There were also symbols of endless guilt. On the one hand, Berlin made amends to the allied forces and entire European Jewish population for its wartime crimes. Thus the various open air museums to its wartime aggressions, and its famous and solemn Jewish memorial in the middle of the city. Then, Berlin had to submit to its other master, the Soviets, by allowing the various memorials that commemorated Soviet sacrifices in defeating the Nazis. Angular and symmetric, they are ruthless in construction and the feelings they inspire, awe and fear.

Proceeding to Checkpoint Charlie and its museum, the city finally acknowledges its own suffering through years of Soviet rule. The exhibits conjure up a collection of dark, cynical and hopelessly miserable memories. Then on May 1st, ghost of Berlin past emerged, now in the forms of anarchists, right-wing anti-immigration groups, and left-wing labour unions. They marched on, some peaceful, some violent, scrutinized by nervous police brigades dressed in riot gear, all the while looked on by the many curious Berliners still beholden to Ostalgie.

That is the Berlin I remember from a year ago. Here are some pictures I dug up from the trip.

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  • http://sunnylam.wordpress.com/ Sunny Lam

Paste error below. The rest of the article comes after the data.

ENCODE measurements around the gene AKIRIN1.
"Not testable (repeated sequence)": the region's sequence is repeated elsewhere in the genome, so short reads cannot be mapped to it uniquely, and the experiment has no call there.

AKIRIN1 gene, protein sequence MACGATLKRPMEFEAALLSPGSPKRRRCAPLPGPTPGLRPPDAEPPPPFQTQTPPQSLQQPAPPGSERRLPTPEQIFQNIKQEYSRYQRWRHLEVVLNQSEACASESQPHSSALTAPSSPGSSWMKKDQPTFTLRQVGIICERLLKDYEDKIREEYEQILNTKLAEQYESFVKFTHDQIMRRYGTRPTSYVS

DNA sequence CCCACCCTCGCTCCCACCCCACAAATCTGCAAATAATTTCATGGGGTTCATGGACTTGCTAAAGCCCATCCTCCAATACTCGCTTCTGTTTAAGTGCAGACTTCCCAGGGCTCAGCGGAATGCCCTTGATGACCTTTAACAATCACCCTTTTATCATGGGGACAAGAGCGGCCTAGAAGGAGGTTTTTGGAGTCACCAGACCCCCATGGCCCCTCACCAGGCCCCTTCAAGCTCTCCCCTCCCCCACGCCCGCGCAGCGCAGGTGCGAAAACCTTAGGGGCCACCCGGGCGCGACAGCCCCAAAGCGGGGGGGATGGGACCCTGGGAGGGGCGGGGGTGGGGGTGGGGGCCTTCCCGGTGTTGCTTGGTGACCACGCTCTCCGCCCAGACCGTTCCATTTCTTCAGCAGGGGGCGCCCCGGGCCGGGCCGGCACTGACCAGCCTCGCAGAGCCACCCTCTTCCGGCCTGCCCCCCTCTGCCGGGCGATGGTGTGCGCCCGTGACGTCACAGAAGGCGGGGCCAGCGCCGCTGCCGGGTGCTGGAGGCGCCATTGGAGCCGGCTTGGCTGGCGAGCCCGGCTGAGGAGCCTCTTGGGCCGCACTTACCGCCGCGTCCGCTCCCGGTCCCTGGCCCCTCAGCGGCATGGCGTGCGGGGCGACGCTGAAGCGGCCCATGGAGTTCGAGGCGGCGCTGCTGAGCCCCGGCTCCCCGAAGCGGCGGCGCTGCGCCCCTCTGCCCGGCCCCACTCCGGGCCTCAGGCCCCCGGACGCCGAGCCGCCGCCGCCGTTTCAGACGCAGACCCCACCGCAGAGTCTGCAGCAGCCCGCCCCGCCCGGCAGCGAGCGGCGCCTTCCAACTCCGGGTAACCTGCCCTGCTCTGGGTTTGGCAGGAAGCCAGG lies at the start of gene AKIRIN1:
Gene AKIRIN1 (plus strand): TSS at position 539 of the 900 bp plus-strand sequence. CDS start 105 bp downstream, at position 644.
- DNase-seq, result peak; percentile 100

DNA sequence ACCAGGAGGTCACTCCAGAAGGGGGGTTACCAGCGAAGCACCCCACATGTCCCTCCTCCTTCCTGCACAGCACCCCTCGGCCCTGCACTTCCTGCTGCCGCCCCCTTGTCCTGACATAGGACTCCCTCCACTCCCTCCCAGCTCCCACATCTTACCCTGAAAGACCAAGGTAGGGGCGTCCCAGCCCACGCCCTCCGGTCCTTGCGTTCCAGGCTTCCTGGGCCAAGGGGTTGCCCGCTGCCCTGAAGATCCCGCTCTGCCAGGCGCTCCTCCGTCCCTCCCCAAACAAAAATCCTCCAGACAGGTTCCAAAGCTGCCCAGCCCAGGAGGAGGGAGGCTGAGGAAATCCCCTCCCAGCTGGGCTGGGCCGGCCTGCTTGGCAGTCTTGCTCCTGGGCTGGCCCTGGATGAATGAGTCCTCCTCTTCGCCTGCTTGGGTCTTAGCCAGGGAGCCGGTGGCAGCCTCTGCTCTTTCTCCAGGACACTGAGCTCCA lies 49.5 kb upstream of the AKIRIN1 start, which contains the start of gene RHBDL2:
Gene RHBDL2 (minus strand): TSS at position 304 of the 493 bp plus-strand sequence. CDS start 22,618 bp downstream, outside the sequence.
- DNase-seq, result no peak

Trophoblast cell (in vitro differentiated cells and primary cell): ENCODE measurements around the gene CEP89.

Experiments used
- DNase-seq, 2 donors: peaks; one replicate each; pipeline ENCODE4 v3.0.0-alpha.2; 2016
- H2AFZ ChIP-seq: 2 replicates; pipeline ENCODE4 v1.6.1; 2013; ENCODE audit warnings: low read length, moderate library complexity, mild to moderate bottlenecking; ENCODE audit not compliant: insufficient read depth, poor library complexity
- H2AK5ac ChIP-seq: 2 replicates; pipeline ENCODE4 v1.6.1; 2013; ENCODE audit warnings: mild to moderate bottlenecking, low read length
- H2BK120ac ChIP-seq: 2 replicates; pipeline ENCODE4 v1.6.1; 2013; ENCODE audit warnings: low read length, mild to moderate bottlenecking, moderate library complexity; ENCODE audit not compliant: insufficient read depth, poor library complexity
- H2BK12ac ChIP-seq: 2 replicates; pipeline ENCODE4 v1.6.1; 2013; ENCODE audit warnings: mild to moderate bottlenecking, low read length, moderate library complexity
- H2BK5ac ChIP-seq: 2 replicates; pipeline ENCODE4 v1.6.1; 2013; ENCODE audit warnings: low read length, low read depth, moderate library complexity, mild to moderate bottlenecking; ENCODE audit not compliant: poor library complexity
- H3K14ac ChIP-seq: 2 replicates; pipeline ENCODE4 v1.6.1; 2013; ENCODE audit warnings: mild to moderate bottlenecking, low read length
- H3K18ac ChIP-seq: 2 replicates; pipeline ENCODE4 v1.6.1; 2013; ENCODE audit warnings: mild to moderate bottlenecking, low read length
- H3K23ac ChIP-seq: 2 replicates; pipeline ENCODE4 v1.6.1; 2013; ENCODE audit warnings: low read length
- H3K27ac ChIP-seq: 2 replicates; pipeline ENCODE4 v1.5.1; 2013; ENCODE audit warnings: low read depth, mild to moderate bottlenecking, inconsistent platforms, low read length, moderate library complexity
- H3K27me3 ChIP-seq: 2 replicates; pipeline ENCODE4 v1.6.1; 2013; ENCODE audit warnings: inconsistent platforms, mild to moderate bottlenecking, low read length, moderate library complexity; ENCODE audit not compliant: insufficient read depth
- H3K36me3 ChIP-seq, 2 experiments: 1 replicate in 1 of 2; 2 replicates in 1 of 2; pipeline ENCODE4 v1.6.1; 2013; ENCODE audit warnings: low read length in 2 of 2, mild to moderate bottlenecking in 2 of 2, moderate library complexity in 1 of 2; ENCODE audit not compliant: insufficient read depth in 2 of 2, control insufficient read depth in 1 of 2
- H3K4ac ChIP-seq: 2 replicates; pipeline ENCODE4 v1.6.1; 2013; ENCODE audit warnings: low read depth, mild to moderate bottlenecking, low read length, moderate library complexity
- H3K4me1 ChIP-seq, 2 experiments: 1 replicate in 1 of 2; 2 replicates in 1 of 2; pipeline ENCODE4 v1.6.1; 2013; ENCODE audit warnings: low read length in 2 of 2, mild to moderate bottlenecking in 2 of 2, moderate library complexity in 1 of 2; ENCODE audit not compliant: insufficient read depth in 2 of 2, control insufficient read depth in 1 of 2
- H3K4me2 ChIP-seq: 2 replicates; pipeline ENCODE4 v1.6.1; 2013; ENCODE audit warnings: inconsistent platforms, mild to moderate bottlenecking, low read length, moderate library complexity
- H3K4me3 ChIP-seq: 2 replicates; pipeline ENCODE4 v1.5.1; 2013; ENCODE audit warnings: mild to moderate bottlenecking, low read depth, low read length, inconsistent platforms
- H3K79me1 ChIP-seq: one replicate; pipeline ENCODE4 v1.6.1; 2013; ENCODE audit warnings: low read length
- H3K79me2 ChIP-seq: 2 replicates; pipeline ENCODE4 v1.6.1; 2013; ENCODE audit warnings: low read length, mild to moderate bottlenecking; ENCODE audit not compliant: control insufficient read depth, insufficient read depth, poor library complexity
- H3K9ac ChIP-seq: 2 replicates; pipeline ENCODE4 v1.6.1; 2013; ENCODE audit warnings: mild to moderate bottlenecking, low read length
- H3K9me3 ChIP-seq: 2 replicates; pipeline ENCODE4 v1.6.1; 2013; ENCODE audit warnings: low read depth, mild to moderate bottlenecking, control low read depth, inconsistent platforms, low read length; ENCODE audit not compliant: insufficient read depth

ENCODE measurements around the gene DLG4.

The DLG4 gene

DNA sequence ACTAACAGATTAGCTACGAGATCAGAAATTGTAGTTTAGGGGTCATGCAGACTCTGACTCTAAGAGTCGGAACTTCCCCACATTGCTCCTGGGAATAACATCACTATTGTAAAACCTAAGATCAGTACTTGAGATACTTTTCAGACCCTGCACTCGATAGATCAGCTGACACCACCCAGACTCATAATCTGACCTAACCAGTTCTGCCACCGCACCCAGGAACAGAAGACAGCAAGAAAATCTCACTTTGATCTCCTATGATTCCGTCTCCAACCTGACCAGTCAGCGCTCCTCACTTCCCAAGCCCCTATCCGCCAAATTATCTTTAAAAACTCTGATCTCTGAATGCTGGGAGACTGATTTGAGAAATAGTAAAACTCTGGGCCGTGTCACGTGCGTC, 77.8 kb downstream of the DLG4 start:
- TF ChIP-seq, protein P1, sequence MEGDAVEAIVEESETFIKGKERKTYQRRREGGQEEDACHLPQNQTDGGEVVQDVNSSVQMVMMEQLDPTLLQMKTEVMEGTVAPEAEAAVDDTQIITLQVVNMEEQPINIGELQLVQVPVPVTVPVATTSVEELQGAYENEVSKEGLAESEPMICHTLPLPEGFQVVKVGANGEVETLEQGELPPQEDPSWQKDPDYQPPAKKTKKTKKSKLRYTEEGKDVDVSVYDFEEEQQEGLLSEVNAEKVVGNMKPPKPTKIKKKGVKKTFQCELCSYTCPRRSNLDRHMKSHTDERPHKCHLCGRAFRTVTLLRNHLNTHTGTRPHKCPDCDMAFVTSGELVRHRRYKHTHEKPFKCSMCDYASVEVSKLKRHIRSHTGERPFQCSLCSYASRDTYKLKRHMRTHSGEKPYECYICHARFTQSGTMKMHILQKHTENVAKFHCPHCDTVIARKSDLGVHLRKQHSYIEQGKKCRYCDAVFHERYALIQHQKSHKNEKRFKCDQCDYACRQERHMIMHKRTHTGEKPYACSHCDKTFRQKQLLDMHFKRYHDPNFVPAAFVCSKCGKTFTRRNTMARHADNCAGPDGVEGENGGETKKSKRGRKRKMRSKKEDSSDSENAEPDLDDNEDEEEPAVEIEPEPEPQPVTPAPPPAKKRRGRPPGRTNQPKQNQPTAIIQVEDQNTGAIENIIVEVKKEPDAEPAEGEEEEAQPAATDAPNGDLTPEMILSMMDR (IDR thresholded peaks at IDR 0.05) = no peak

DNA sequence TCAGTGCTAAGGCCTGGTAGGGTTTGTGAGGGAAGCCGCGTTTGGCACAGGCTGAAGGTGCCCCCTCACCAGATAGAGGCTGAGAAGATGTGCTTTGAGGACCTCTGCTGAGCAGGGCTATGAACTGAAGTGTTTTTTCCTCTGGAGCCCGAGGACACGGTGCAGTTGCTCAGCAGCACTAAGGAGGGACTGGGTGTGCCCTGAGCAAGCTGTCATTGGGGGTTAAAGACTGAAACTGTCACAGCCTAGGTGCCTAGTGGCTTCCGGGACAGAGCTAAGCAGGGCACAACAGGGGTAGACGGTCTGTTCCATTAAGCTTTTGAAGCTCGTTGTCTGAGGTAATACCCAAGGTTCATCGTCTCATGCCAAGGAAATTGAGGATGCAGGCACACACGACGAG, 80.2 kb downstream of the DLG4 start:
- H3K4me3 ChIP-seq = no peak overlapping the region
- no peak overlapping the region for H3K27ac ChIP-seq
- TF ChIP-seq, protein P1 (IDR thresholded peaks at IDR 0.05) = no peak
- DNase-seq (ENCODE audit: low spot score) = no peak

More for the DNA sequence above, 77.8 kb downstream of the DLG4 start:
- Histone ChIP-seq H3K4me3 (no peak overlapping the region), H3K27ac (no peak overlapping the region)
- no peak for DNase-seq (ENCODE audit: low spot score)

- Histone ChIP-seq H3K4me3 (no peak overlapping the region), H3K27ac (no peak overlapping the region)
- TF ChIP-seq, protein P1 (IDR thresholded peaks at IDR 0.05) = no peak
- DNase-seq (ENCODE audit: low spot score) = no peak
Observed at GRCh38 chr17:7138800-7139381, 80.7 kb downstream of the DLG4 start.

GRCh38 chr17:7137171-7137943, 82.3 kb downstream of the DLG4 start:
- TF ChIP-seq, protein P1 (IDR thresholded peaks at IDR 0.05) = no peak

Dana,

    Love this Berlin piece.

    Very nice –
    “Berlin, from the onset, looks like that grubby teenager with badly dyed hair that’s greasy and streaky, bitten nails, jeans that are too long and hangs too low, with a T-shirt that begs for attention, and when you stare at it for too long, he looks up and glares at your with pure venom and then gives you the finger. And then you hear about his abusive father and alcoholic mother, and learn about him having to look after his grandfather with Alzheimer, has a job in the grocery store and occasionally turn tricks to bail his drug-addicted sister out of trouble. Something like that. That’s how Berlin feels to me: wounded and indignant, angry but indifferent, stalled but trying to push through.”

    Now that’s an amusing way to put it.

    Grinning now even if it’s sad at the same time,
    Sunny

  • http://sunnylam.wordpress.com/ Sunny Lam

    Dana,

    Love this Berlin piece.

    Very nice –
    “Berlin, from the onset, looks like that grubby teenager with badly dyed hair that’s greasy and streaky, bitten nails, jeans that are too long and hangs too low, with a T-shirt that begs for attention, and when you stare at it for too long, he looks up and glares at your with pure venom and then gives you the finger. And then you hear about his abusive father and alcoholic mother, and learn about him having to look after his grandfather with Alzheimer, has a job in the grocery store and occasionally turn tricks to bail his drug-addicted sister out of trouble. Something like that. That’s how Berlin feels to me: wounded and indignant, angry but indifferent, stalled but trying to push through.”

    Now that’s an amusing way to put it.

    Grinning now even if it’s sad at the same time,
    Sunny